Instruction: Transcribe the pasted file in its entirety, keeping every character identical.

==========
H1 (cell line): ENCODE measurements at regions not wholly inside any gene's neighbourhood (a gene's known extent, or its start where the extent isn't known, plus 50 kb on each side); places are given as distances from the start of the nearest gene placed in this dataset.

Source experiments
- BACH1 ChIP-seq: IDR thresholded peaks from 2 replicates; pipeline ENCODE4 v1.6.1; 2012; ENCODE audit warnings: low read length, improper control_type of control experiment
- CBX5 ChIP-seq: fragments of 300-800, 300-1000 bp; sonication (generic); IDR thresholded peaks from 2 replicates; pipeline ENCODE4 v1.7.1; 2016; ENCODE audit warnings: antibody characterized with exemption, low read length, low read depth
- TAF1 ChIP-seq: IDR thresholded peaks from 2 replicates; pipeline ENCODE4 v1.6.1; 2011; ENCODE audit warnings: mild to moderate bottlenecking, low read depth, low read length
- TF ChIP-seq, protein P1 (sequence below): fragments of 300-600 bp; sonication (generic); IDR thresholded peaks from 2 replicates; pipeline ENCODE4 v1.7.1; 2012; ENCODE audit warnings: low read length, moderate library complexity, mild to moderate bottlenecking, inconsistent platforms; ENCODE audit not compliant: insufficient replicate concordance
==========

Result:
H1 (cell line): ENCODE measurements at regions not wholly inside any gene's neighbourhood (a gene's known extent, or its start where the extent isn't known, plus 50 kb on each side); places are given as distances from the start of the nearest gene placed in this dataset.

Source experiments
- BACH1 ChIP-seq: IDR thresholded peaks from 2 replicates; pipeline ENCODE4 v1.6.1; 2012; ENCODE audit warnings: low read length, improper control_type of control experiment
- CBX5 ChIP-seq: fragments of 300-800, 300-1000 bp; sonication (generic); IDR thresholded peaks from 2 replicates; pipeline ENCODE4 v1.7.1; 2016; ENCODE audit warnings: antibody characterized with exemption, low read length, low read depth
- TAF1 ChIP-seq: IDR thresholded peaks from 2 replicates; pipeline ENCODE4 v1.6.1; 2011; ENCODE audit warnings: mild to moderate bottlenecking, low read depth, low read length
- TF ChIP-seq, protein P1 (sequence below): fragments of 300-600 bp; sonication (generic); IDR thresholded peaks from 2 replicates; pipeline ENCODE4 v1.7.1; 2012; ENCODE audit warnings: low read length, moderate library complexity, mild to moderate bottlenecking, inconsistent platforms; ENCODE audit not compliant: insufficient replicate concordance